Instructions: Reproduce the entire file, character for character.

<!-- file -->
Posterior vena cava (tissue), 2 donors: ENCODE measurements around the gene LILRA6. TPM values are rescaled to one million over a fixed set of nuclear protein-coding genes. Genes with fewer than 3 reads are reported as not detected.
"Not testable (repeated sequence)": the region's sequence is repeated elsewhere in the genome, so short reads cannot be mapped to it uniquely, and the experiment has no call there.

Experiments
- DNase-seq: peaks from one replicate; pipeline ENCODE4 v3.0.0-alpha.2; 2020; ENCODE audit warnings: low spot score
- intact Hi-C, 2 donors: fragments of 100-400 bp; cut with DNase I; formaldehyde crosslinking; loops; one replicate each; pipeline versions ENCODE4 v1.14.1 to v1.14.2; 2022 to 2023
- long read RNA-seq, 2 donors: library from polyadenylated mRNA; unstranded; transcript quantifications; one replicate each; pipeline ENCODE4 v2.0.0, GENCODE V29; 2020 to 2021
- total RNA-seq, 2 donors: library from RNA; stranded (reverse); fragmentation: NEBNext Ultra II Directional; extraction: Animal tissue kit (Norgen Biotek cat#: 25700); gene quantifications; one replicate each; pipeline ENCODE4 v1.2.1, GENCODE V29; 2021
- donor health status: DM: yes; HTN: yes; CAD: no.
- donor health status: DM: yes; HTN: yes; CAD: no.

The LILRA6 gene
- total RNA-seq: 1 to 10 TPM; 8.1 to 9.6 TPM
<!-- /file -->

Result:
Posterior vena cava (tissue), 2 donors: ENCODE measurements around the gene LILRA6. TPM values are rescaled to one million over a fixed set of nuclear protein-coding genes. Genes with fewer than 3 reads are reported as not detected.
"Not testable (repeated sequence)": the region's sequence is repeated elsewhere in the genome, so short reads cannot be mapped to it uniquely, and the experiment has no call there.

Experiments
- DNase-seq: peaks from one replicate; pipeline ENCODE4 v3.0.0-alpha.2; 2020; ENCODE audit warnings: low spot score
- intact Hi-C, 2 donors: fragments of 100-400 bp; cut with DNase I; formaldehyde crosslinking; loops; one replicate each; pipeline versions ENCODE4 v1.14.1 to v1.14.2; 2022 to 2023
- long read RNA-seq, 2 donors: library from polyadenylated mRNA; unstranded; transcript quantifications; one replicate each; pipeline ENCODE4 v2.0.0, GENCODE V29; 2020 to 2021
- total RNA-seq, 2 donors: library from RNA; stranded (reverse); fragmentation: NEBNext Ultra II Directional; extraction: Animal tissue kit (Norgen Biotek cat#: 25700); gene quantifications; one replicate each; pipeline ENCODE4 v1.2.1, GENCODE V29; 2021
- donor health status: DM: yes; HTN: yes; CAD: no.
- donor health status: DM: yes; HTN: yes; CAD: no.

The LILRA6 gene
- total RNA-seq: 1 to 10 TPM; 8.1 to 9.6 TPM